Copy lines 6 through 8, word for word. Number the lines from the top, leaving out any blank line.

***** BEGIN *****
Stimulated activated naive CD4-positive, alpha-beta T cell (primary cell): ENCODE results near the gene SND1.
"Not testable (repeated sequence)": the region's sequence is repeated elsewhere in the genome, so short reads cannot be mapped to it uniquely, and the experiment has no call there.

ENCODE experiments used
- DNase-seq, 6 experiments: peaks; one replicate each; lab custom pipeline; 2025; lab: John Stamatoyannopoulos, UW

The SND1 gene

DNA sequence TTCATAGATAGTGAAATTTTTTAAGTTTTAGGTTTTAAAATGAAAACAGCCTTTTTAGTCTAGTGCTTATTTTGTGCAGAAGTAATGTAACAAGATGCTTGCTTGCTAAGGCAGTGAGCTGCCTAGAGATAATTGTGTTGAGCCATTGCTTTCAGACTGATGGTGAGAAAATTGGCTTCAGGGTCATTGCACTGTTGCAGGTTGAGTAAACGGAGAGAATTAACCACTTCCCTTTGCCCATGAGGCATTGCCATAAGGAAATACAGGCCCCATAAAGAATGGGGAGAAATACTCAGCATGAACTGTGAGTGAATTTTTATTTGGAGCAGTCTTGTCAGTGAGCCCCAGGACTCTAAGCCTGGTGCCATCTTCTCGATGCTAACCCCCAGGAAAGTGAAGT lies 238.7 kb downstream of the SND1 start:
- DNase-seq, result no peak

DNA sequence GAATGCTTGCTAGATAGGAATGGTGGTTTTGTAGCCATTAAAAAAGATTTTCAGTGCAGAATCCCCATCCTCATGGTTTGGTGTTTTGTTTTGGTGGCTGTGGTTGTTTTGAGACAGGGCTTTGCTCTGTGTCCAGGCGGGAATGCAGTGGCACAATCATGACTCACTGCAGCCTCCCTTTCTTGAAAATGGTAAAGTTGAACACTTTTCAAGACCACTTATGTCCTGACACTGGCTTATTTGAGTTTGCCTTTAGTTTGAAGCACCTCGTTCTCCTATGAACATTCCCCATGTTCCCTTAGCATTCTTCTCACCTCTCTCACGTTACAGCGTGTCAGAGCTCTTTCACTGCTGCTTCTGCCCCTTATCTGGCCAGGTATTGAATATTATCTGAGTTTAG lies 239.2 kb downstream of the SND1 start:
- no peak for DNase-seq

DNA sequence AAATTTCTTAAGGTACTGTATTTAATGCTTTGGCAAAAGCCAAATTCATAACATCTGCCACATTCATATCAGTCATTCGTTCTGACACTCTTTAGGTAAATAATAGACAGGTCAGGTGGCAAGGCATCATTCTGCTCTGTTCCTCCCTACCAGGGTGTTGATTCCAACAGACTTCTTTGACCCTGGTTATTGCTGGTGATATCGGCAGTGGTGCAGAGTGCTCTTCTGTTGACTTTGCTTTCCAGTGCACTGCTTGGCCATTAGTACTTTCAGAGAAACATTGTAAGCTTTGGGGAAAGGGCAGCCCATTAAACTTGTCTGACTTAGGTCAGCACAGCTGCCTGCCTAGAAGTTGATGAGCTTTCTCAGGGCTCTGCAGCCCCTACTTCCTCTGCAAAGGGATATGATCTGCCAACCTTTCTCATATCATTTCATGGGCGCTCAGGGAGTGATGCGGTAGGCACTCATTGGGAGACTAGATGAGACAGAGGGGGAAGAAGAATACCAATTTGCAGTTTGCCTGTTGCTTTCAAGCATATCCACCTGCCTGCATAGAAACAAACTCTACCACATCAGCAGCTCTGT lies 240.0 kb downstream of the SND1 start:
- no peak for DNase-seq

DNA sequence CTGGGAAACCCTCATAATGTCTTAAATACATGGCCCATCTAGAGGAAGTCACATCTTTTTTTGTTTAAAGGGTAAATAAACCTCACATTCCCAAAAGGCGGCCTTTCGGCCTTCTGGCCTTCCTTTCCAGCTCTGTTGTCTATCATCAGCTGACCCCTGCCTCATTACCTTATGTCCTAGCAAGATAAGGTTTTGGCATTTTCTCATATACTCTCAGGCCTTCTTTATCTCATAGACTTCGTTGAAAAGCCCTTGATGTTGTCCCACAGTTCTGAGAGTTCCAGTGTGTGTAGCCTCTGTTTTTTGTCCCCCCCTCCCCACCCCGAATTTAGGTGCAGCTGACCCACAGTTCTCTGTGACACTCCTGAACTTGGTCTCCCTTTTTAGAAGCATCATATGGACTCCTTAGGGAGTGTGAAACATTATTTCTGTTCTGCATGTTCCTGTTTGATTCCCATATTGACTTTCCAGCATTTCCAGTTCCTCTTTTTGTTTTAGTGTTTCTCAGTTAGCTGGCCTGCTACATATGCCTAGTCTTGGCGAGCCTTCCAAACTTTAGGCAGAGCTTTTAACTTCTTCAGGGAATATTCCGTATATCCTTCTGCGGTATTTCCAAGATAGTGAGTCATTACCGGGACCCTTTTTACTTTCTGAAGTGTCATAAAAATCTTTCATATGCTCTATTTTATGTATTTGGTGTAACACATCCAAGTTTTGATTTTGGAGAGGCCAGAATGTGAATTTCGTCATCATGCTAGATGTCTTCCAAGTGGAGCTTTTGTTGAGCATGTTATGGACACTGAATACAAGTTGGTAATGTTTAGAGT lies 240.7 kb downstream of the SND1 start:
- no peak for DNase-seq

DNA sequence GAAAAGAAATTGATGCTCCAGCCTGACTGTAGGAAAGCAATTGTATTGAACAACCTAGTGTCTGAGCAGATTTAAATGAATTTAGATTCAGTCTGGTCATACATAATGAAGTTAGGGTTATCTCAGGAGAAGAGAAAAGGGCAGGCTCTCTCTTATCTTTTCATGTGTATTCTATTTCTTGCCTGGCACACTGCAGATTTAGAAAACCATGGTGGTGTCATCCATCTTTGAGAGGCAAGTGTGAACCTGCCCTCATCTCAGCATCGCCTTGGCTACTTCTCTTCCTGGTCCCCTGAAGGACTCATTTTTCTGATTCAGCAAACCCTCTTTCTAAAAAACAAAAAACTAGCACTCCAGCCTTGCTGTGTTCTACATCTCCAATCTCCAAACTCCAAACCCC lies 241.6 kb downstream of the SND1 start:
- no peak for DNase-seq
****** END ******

DNA sequence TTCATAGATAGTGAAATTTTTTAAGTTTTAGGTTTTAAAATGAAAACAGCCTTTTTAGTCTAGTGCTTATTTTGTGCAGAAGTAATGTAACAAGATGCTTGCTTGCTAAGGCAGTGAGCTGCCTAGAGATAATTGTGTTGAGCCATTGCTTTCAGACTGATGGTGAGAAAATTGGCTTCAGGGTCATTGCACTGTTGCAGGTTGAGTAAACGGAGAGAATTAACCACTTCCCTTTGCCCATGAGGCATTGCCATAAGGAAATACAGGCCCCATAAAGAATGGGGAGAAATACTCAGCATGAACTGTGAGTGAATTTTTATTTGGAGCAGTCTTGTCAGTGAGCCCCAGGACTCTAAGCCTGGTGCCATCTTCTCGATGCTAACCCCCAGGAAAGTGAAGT lies 238.7 kb downstream of the SND1 start:
- DNase-seq, result no peak

DNA sequence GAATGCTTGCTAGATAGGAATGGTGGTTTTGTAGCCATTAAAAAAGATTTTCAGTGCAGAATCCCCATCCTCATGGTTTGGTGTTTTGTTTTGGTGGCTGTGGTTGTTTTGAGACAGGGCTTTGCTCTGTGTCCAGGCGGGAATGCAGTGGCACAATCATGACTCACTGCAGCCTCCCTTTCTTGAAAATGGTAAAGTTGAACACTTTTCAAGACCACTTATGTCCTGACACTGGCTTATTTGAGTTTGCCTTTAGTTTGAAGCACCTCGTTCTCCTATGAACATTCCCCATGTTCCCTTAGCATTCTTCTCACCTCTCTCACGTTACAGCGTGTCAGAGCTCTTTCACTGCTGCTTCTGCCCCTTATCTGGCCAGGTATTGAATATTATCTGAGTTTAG lies 239.2 kb downstream of the SND1 start: